Quantifying the value of legal information is difficult: the most valuable commodity in a law firm is the knowledge in the minds of the people who work there, and in the written information firms produce and acquire that elucidates their work. In the event of a bankruptcy, it’s possible that the only assets left to settle debts is the art on the walls, because the value can’t be recovered from the people’s heads when they leave — I always look at the art in law firms. The value of this information is more . . . [more]
This article was updated June 1, 2017
On May 30, 2017, the Ontario government decided to move forward with some of the 173 recommendations from the Changing Workplace Review final report which includes broad ranging amendments to Ontario’s Employment Standards Act.
At the same time, the government also announced that they will be increasing the minimum wage effective January 1, 2018, which was not included in the report. . . . [more]
The WannaCry ransomware attack of almost 3 weeks ago may be a fading memory – but we can’t forget how important it is to protect our computer systems. This is true no matter what kind of business or organization you are.
This video does a good job of summarizing what happened.
The bottom line is that there are some basic things everyone needs to do to reduce the chances of ransomware or malware affecting us. Unfortunately not everyone does these simple things.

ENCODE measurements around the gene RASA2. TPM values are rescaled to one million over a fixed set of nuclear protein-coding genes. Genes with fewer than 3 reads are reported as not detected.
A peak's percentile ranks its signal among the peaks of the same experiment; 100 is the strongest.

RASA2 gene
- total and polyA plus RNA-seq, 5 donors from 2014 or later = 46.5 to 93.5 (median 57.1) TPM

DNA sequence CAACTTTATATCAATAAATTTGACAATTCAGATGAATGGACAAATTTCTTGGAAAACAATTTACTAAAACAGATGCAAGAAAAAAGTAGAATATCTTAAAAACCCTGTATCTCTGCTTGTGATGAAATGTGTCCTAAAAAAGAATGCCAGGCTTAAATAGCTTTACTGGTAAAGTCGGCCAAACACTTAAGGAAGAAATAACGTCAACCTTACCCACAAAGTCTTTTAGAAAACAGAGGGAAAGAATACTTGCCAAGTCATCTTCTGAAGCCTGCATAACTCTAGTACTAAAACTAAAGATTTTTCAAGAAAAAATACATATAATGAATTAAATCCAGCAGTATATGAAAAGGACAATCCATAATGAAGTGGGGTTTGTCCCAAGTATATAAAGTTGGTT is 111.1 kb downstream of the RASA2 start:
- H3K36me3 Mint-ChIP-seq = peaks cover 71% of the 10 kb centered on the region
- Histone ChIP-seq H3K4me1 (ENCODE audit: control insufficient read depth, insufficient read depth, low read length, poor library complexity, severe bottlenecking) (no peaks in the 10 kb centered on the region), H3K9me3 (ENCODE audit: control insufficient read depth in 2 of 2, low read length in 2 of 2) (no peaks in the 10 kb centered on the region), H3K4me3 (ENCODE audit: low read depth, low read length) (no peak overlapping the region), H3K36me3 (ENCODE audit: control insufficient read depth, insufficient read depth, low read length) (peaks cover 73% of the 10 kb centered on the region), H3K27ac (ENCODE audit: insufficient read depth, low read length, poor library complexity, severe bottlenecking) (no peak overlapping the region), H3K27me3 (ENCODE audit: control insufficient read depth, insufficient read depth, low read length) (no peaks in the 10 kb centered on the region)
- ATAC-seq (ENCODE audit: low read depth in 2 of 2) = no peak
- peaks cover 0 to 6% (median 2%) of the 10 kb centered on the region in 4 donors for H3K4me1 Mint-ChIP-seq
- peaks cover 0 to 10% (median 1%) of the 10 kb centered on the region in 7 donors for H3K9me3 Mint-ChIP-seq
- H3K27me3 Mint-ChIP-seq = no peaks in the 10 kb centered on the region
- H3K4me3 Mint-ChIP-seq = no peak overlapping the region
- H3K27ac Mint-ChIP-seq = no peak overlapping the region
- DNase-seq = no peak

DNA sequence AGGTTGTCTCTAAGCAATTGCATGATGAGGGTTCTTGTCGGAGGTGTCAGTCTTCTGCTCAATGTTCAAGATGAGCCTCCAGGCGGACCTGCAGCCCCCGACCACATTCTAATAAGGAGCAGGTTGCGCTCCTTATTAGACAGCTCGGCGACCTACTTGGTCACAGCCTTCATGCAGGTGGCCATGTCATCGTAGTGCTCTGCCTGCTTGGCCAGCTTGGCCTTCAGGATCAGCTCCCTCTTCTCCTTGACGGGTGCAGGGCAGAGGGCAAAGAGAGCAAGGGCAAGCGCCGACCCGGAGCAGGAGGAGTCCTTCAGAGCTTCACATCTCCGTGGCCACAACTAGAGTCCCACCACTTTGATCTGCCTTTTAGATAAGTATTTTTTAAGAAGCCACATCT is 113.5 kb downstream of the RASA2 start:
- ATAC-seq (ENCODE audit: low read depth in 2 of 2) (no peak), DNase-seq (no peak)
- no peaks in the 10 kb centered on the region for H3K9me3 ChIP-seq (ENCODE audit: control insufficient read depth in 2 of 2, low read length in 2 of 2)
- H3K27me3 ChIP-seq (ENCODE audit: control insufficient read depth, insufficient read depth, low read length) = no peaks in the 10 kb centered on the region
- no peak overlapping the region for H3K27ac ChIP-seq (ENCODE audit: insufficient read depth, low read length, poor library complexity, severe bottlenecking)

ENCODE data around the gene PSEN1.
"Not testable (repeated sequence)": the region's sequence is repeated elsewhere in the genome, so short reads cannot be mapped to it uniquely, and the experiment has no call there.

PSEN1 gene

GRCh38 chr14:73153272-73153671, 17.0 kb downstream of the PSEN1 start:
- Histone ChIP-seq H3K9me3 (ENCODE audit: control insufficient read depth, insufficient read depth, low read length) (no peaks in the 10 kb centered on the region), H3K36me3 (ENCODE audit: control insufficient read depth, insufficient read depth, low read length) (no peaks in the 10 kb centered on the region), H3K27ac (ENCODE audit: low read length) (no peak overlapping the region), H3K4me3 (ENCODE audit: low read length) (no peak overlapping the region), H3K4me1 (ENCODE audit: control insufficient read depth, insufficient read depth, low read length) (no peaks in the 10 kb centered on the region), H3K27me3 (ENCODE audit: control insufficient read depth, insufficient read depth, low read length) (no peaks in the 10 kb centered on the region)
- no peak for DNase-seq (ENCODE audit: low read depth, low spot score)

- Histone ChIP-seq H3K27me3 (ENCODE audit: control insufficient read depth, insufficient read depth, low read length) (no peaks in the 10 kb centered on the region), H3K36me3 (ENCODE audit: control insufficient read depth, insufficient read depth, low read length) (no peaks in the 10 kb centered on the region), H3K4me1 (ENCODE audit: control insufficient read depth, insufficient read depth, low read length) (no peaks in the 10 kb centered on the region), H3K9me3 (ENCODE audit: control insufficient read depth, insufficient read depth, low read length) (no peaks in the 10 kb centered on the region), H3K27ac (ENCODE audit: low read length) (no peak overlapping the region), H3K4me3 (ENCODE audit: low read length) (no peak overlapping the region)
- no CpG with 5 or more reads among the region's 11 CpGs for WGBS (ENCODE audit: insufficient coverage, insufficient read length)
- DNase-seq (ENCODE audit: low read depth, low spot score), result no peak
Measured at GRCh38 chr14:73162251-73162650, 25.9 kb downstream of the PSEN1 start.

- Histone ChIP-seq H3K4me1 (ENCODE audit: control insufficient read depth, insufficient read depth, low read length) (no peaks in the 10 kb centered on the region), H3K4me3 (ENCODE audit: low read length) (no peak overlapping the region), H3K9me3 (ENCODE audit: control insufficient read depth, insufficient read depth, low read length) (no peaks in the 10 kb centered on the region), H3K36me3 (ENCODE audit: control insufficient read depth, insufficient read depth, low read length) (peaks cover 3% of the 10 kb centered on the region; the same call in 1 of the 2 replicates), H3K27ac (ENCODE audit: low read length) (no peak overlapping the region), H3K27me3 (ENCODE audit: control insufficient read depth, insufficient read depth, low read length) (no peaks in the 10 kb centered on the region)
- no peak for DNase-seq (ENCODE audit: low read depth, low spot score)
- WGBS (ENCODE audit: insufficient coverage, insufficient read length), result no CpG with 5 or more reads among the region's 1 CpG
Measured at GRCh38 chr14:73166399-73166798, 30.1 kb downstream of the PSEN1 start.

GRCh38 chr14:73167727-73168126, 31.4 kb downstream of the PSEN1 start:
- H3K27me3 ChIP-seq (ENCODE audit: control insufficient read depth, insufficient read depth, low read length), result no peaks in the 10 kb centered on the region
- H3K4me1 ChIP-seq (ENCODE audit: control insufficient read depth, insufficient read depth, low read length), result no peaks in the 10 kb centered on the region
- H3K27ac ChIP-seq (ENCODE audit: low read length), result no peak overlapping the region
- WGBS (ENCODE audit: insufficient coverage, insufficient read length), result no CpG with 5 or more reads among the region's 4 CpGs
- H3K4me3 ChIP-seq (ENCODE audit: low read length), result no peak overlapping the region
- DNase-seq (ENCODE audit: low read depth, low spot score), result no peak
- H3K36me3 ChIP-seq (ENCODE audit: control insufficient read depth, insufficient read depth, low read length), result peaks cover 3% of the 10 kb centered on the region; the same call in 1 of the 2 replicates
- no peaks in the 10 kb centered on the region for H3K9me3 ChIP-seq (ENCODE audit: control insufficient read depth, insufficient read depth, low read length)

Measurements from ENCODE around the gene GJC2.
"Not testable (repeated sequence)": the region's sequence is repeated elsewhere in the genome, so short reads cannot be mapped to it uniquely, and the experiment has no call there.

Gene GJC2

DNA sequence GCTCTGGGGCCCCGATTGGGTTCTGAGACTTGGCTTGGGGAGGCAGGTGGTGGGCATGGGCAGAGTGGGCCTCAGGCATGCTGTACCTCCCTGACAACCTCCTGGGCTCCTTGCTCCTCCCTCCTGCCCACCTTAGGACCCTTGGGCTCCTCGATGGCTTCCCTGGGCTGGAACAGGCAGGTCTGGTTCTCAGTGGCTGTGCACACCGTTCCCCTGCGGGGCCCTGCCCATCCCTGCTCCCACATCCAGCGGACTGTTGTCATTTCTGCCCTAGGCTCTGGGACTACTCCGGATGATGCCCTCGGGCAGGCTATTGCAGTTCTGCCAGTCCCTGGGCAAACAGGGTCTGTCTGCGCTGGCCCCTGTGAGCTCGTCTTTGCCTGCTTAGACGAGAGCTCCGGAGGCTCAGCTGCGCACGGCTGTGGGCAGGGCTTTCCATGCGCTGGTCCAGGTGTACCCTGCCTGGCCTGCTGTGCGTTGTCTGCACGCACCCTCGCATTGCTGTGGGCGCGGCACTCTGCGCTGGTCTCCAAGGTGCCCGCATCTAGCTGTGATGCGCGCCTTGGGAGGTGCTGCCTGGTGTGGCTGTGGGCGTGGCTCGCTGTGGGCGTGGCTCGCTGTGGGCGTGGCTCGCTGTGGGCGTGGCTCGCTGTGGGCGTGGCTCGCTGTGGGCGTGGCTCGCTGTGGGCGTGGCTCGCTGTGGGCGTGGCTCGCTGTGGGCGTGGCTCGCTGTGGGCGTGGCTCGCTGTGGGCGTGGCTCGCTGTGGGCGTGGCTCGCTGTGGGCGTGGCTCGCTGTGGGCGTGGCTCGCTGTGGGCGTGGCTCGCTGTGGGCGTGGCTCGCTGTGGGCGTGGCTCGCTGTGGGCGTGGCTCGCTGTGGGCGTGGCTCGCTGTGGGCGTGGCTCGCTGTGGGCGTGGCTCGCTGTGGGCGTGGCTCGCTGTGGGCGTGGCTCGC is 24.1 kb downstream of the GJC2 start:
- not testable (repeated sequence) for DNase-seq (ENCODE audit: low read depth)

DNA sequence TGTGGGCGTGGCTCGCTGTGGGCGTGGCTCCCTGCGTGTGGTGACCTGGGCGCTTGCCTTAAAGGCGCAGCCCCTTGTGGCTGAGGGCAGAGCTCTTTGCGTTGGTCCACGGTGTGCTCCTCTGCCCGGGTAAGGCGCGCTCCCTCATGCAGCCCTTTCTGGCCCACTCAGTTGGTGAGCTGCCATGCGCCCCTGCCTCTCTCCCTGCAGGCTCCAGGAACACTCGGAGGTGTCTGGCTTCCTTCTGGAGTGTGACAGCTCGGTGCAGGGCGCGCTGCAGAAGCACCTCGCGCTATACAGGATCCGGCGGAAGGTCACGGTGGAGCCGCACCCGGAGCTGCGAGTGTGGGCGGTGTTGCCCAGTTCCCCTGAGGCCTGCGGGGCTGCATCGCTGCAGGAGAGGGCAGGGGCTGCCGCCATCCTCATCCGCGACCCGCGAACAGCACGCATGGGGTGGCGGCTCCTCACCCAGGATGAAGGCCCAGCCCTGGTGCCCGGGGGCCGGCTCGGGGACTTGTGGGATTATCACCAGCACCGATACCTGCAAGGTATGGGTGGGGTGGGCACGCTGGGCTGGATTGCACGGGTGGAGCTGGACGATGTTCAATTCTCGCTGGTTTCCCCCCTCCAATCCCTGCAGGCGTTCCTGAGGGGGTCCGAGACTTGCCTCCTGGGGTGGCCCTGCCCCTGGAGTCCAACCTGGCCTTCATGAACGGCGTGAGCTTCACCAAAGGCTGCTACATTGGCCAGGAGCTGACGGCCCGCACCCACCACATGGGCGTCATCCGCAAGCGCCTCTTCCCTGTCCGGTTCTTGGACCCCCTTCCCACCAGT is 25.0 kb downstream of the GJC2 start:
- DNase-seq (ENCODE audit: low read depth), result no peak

- Keeping software and patches up to date
- Upgrade operating systems before support ends (that means you
In an interview for a recent Law Times article I expressed the view that one of the main objectives of the legal health check-up (LHC) approach is to establish outreach in order to identify people with unexpressed legal need and to provide pathways along which people can travel to obtain help with legal problems. I have written about this in previous reports The intermediary – clinic partnerships and the legal health check-up questionnaire are the means of identifying unmet legal need and the working relationships between the legal clinic and community groups are the pathways to justice. The . . . [more]
Each Wednesday we tell you which three English-language cases and which French-language case have been the most viewed* on CanLII and we give you a small sense of what the cases are about.
For this last week:
1. Brake v. PJ-M2R Restaurant Inc., 2017 ONCA 402
 Since the employment income that Ms. Brake earned during her statutory entitlement period is not deductible from the damages award, the trial judge ought to have determined her statutory entitlement period and identified which items of employment income were attributable to that period and which were attributable to the Balance of the . . . [more]
Companies have stories to tell, pitches to make and information to be shared. Using a “multichannel communication” program sounds pretty cool, but what is it? Is this new? And what channels are available?
To understand multichannel communication, it is important to appreciate that there are different ways of sharing information – push, passive and interactive. Email and social are great ways to push content, whereas as passive methods such as an intranet or posters require people have to seek your content. In person, either through meetings or tools such as YouTube Live, allow for interaction which generally offer the most . . . [more]
A recent decision out of Nova Scotia has ordered an employee insurance plan to cover medical marijuana expenses.